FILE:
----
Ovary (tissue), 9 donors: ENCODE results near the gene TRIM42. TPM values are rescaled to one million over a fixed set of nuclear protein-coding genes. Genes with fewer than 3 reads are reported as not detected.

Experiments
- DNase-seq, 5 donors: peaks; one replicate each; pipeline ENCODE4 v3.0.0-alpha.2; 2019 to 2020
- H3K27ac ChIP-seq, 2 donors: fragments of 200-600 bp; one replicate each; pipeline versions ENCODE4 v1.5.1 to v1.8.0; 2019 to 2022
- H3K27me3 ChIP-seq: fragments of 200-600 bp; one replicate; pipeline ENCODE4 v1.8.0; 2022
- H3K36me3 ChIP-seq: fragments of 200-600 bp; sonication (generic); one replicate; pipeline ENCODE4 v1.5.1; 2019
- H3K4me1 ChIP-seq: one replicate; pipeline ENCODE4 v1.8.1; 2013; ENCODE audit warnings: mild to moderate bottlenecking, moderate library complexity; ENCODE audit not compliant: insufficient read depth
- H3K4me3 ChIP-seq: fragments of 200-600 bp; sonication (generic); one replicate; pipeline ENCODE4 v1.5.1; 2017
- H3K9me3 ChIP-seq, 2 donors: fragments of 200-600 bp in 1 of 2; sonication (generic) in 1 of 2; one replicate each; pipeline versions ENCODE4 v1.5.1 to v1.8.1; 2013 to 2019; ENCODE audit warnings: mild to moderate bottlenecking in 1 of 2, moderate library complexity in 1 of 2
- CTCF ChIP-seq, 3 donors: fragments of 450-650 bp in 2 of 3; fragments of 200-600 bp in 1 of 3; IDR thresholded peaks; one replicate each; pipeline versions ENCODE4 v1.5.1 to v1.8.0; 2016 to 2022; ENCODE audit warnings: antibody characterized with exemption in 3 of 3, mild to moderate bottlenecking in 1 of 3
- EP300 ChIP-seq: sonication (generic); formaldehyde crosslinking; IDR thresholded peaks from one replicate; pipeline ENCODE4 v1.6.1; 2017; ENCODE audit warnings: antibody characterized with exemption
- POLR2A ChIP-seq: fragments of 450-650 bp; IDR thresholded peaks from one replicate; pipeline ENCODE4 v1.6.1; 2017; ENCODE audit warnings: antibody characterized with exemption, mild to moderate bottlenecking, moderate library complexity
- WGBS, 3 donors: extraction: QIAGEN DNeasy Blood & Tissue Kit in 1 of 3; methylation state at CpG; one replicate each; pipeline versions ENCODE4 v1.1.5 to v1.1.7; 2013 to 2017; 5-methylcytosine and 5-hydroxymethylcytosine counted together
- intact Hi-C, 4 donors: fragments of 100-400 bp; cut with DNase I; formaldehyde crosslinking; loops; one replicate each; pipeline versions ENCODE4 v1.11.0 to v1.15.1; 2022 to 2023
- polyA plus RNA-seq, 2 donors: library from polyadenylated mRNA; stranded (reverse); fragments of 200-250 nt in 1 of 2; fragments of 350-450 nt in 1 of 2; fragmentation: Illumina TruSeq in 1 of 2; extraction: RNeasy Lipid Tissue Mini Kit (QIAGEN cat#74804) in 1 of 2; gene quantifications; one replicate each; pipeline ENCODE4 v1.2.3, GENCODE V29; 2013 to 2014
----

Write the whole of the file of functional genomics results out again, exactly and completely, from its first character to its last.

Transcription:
Ovary (tissue), 9 donors: ENCODE results near the gene TRIM42. TPM values are rescaled to one million over a fixed set of nuclear protein-coding genes. Genes with fewer than 3 reads are reported as not detected.

Experiments
- DNase-seq, 5 donors: peaks; one replicate each; pipeline ENCODE4 v3.0.0-alpha.2; 2019 to 2020
- H3K27ac ChIP-seq, 2 donors: fragments of 200-600 bp; one replicate each; pipeline versions ENCODE4 v1.5.1 to v1.8.0; 2019 to 2022
- H3K27me3 ChIP-seq: fragments of 200-600 bp; one replicate; pipeline ENCODE4 v1.8.0; 2022
- H3K36me3 ChIP-seq: fragments of 200-600 bp; sonication (generic); one replicate; pipeline ENCODE4 v1.5.1; 2019
- H3K4me1 ChIP-seq: one replicate; pipeline ENCODE4 v1.8.1; 2013; ENCODE audit warnings: mild to moderate bottlenecking, moderate library complexity; ENCODE audit not compliant: insufficient read depth
- H3K4me3 ChIP-seq: fragments of 200-600 bp; sonication (generic); one replicate; pipeline ENCODE4 v1.5.1; 2017
- H3K9me3 ChIP-seq, 2 donors: fragments of 200-600 bp in 1 of 2; sonication (generic) in 1 of 2; one replicate each; pipeline versions ENCODE4 v1.5.1 to v1.8.1; 2013 to 2019; ENCODE audit warnings: mild to moderate bottlenecking in 1 of 2, moderate library complexity in 1 of 2
- CTCF ChIP-seq, 3 donors: fragments of 450-650 bp in 2 of 3; fragments of 200-600 bp in 1 of 3; IDR thresholded peaks; one replicate each; pipeline versions ENCODE4 v1.5.1 to v1.8.0; 2016 to 2022; ENCODE audit warnings: antibody characterized with exemption in 3 of 3, mild to moderate bottlenecking in 1 of 3
- EP300 ChIP-seq: sonication (generic); formaldehyde crosslinking; IDR thresholded peaks from one replicate; pipeline ENCODE4 v1.6.1; 2017; ENCODE audit warnings: antibody characterized with exemption
- POLR2A ChIP-seq: fragments of 450-650 bp; IDR thresholded peaks from one replicate; pipeline ENCODE4 v1.6.1; 2017; ENCODE audit warnings: antibody characterized with exemption, mild to moderate bottlenecking, moderate library complexity
- WGBS, 3 donors: extraction: QIAGEN DNeasy Blood & Tissue Kit in 1 of 3; methylation state at CpG; one replicate each; pipeline versions ENCODE4 v1.1.5 to v1.1.7; 2013 to 2017; 5-methylcytosine and 5-hydroxymethylcytosine counted together
- intact Hi-C, 4 donors: fragments of 100-400 bp; cut with DNase I; formaldehyde crosslinking; loops; one replicate each; pipeline versions ENCODE4 v1.11.0 to v1.15.1; 2022 to 2023
- polyA plus RNA-seq, 2 donors: library from polyadenylated mRNA; stranded (reverse); fragments of 200-250 nt in 1 of 2; fragments of 350-450 nt in 1 of 2; fragmentation: Illumina TruSeq in 1 of 2; extraction: RNeasy Lipid Tissue Mini Kit (QIAGEN cat#74804) in 1 of 2; gene quantifications; one replicate each; pipeline ENCODE4 v1.2.3, GENCODE V29; 2013 to 2014